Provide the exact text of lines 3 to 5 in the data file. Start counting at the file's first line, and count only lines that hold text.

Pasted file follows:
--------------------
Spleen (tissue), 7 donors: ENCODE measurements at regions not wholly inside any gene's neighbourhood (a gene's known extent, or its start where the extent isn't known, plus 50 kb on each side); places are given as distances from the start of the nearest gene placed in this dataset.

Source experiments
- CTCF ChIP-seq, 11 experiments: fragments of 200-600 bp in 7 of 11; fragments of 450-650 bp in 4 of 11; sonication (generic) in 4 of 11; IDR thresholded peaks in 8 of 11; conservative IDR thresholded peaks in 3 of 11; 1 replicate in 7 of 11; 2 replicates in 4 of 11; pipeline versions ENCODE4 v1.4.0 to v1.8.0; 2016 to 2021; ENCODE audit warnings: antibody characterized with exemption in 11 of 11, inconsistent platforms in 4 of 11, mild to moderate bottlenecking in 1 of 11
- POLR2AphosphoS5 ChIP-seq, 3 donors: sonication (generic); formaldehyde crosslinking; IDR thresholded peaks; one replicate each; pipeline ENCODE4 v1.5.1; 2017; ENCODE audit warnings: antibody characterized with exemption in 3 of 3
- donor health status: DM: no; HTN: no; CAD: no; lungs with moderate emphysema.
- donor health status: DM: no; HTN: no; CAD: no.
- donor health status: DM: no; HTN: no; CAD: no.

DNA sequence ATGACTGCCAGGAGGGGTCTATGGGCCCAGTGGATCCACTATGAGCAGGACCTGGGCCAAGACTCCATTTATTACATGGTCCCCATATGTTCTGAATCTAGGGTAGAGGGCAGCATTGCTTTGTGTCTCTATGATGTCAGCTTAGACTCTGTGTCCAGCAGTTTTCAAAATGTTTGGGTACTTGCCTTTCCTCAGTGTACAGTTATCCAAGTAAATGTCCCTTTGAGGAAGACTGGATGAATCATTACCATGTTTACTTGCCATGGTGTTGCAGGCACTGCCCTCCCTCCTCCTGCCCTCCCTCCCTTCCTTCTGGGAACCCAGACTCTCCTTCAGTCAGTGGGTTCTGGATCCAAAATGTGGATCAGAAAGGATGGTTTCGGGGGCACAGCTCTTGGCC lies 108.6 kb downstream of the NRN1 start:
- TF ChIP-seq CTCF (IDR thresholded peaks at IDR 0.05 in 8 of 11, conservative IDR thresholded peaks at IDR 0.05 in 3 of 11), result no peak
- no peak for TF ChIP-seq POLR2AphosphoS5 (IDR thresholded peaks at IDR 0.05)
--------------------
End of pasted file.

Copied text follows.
- CTCF ChIP-seq, 11 experiments: fragments of 200-600 bp in 7 of 11; fragments of 450-650 bp in 4 of 11; sonication (generic) in 4 of 11; IDR thresholded peaks in 8 of 11; conservative IDR thresholded peaks in 3 of 11; 1 replicate in 7 of 11; 2 replicates in 4 of 11; pipeline versions ENCODE4 v1.4.0 to v1.8.0; 2016 to 2021; ENCODE audit warnings: antibody characterized with exemption in 11 of 11, inconsistent platforms in 4 of 11, mild to moderate bottlenecking in 1 of 11
- POLR2AphosphoS5 ChIP-seq, 3 donors: sonication (generic); formaldehyde crosslinking; IDR thresholded peaks; one replicate each; pipeline ENCODE4 v1.5.1; 2017; ENCODE audit warnings: antibody characterized with exemption in 3 of 3
- donor health status: DM: no; HTN: no; CAD: no; lungs with moderate emphysema.